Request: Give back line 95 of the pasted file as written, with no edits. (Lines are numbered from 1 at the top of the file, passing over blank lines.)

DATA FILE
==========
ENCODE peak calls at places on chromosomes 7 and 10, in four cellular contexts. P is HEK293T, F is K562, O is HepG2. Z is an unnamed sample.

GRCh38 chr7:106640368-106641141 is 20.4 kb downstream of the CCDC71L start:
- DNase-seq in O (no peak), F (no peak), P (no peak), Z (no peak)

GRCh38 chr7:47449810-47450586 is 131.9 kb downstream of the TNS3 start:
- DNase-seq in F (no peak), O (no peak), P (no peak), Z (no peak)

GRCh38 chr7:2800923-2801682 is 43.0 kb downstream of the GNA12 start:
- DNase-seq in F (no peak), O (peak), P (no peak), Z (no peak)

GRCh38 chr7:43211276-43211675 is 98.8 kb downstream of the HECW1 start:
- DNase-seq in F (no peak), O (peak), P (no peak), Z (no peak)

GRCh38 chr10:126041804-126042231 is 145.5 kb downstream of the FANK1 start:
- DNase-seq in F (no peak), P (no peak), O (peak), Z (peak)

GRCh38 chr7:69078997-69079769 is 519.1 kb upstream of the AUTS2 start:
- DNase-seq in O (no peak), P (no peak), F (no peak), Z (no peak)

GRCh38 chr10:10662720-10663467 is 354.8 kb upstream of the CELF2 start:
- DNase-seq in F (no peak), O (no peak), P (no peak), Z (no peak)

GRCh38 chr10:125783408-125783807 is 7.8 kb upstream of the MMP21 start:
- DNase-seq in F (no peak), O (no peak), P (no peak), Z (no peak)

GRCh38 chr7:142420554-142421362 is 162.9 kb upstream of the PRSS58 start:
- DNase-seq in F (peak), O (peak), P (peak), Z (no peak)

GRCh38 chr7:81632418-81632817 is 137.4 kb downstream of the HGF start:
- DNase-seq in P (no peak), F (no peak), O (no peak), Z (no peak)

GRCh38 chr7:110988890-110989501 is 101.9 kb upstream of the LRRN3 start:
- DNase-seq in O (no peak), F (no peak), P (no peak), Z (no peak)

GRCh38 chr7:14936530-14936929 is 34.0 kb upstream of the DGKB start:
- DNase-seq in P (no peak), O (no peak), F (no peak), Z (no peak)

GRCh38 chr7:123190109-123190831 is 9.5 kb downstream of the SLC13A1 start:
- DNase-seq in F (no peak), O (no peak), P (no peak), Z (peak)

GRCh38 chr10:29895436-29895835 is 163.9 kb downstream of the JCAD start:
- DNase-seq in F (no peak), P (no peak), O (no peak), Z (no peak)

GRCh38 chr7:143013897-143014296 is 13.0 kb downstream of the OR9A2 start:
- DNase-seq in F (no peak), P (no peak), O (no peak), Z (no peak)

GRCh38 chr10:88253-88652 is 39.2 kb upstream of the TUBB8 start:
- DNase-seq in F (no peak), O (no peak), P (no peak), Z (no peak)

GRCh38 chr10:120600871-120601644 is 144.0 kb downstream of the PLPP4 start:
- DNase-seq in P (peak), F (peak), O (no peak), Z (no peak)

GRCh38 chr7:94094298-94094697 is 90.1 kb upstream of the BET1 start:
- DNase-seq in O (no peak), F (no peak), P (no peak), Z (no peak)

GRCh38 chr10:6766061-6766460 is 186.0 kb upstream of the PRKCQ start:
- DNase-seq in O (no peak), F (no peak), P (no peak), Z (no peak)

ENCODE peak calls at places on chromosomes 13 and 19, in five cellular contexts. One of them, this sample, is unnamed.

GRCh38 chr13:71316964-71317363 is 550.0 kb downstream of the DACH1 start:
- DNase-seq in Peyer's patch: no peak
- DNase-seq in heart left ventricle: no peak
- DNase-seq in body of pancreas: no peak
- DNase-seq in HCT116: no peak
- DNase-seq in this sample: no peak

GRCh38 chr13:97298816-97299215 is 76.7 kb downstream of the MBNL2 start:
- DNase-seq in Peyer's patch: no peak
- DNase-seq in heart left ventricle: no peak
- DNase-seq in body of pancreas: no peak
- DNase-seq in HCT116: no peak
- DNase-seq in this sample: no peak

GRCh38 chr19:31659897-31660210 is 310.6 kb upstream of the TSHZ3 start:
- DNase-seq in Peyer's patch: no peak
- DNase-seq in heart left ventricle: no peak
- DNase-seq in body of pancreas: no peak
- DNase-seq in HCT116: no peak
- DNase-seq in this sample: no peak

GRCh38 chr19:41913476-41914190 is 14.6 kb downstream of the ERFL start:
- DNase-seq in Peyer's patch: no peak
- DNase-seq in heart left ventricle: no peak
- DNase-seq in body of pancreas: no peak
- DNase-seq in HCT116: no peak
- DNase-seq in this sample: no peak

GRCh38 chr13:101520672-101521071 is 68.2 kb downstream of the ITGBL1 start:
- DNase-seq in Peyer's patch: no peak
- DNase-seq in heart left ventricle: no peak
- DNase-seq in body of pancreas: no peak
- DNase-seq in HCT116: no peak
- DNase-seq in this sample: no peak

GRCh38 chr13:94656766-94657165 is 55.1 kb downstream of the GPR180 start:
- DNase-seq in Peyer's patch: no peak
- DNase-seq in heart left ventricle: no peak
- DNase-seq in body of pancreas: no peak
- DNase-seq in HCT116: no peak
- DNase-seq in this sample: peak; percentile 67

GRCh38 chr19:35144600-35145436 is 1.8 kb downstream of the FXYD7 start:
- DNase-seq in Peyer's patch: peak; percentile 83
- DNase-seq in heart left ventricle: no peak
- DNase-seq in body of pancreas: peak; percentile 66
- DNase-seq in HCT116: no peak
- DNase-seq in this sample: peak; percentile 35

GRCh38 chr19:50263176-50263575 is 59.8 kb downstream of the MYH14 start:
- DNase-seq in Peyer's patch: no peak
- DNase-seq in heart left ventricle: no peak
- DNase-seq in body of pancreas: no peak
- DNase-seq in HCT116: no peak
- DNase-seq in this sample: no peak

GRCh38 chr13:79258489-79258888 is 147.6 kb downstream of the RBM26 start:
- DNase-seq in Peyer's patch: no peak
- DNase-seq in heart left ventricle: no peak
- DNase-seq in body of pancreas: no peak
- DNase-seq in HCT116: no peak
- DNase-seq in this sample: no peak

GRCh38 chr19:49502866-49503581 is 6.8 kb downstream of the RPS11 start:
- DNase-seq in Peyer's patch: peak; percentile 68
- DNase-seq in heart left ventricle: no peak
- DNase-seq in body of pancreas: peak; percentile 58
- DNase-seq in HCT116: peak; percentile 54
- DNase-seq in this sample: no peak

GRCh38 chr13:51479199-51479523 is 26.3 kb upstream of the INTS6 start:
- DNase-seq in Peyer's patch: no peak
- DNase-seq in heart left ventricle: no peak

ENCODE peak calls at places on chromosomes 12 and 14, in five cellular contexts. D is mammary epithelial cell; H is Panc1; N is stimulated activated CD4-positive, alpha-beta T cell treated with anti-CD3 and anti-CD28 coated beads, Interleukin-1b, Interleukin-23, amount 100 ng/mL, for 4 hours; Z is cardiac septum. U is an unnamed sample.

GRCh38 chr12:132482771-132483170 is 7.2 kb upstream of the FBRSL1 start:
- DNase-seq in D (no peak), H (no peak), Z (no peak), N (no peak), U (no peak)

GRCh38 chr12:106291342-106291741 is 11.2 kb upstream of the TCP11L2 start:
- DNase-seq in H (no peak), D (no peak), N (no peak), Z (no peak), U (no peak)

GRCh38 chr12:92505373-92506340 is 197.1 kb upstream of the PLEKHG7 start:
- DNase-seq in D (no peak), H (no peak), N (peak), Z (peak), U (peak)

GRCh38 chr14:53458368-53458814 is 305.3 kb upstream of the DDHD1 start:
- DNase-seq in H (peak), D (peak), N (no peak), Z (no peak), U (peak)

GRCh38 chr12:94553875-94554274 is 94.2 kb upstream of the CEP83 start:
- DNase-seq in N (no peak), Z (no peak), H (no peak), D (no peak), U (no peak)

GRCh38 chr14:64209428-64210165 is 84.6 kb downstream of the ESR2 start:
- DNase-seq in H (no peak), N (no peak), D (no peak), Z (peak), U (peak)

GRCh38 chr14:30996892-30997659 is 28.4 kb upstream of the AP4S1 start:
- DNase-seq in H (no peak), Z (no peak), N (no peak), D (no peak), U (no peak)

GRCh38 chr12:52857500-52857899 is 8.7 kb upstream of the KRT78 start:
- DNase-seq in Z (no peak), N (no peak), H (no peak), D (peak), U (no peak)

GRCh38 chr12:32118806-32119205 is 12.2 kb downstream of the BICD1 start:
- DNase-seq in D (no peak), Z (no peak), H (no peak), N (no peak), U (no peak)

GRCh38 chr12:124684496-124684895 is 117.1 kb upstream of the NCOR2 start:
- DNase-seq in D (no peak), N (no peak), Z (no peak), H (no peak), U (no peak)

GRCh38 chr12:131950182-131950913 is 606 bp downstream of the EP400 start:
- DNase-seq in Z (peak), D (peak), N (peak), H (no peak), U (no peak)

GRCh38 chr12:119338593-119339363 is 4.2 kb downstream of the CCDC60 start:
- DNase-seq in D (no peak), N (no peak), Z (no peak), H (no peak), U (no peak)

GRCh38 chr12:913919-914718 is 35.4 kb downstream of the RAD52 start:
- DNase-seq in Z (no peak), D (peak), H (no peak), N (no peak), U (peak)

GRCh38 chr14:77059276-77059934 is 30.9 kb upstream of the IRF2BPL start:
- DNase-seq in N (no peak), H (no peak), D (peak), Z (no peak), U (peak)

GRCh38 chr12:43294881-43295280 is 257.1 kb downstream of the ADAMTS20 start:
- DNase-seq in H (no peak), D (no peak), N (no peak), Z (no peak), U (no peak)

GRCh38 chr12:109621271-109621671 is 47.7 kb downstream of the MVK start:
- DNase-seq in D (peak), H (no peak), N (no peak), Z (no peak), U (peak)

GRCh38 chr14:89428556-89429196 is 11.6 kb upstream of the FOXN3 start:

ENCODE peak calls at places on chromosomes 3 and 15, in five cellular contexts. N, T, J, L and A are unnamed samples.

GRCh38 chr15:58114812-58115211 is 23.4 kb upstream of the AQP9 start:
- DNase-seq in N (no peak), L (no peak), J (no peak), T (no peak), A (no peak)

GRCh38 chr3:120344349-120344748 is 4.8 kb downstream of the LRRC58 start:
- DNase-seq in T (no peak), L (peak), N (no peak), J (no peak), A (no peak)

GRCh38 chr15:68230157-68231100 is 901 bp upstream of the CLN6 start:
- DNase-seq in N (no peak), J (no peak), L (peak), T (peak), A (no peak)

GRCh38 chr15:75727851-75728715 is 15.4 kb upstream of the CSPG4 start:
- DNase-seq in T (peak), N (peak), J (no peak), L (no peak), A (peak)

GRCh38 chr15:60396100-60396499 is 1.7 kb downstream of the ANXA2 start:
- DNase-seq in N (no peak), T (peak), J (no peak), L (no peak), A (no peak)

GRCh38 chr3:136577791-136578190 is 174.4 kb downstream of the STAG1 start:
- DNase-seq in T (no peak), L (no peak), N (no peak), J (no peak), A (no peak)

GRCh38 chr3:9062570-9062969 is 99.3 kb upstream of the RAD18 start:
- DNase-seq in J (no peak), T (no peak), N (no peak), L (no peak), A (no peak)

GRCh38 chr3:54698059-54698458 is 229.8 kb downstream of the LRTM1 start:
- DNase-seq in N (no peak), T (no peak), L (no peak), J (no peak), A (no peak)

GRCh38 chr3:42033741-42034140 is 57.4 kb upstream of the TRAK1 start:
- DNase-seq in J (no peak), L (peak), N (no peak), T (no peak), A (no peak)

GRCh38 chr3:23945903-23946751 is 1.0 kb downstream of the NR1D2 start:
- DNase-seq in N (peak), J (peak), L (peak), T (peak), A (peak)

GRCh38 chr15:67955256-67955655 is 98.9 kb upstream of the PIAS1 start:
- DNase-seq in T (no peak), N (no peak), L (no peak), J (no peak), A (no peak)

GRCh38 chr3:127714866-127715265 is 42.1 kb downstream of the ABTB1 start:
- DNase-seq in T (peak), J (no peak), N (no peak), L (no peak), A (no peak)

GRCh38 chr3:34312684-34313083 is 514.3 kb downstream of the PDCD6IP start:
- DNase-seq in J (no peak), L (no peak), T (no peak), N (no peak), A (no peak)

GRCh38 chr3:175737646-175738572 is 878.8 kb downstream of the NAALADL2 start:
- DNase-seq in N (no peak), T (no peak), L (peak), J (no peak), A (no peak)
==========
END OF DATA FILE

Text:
GRCh38 chr19:49502866-49503581 is 6.8 kb downstream of the RPS11 start: